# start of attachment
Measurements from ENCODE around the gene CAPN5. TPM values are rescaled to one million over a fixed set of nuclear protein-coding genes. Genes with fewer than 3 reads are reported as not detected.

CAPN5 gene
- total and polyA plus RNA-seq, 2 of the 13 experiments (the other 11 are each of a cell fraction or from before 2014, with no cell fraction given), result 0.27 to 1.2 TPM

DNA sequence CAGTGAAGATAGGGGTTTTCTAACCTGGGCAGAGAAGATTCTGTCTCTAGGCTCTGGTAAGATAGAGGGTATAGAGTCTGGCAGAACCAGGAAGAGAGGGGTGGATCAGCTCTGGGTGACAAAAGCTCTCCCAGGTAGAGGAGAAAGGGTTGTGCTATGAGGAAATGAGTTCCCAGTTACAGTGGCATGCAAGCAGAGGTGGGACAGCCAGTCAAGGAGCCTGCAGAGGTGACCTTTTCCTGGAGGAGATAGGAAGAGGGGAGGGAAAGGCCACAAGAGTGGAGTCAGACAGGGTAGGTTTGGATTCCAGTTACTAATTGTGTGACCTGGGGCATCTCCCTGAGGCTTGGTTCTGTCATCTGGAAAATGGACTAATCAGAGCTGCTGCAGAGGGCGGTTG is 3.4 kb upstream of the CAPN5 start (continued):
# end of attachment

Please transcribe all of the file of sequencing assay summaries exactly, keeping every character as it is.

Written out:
Measurements from ENCODE around the gene CAPN5. TPM values are rescaled to one million over a fixed set of nuclear protein-coding genes. Genes with fewer than 3 reads are reported as not detected.

CAPN5 gene
- total and polyA plus RNA-seq, 2 of the 13 experiments (the other 11 are each of a cell fraction or from before 2014, with no cell fraction given), result 0.27 to 1.2 TPM

DNA sequence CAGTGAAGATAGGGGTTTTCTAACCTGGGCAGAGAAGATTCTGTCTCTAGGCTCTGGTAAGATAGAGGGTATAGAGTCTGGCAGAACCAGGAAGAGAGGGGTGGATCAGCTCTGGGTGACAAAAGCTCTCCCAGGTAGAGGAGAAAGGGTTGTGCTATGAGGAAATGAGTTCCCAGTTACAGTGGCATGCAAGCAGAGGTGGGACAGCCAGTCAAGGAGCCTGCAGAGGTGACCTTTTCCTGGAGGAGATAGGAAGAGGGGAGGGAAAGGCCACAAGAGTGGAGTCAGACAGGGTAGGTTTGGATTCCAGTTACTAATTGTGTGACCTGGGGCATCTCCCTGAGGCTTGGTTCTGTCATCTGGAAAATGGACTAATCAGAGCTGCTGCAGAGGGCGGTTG is 3.4 kb upstream of the CAPN5 start (continued):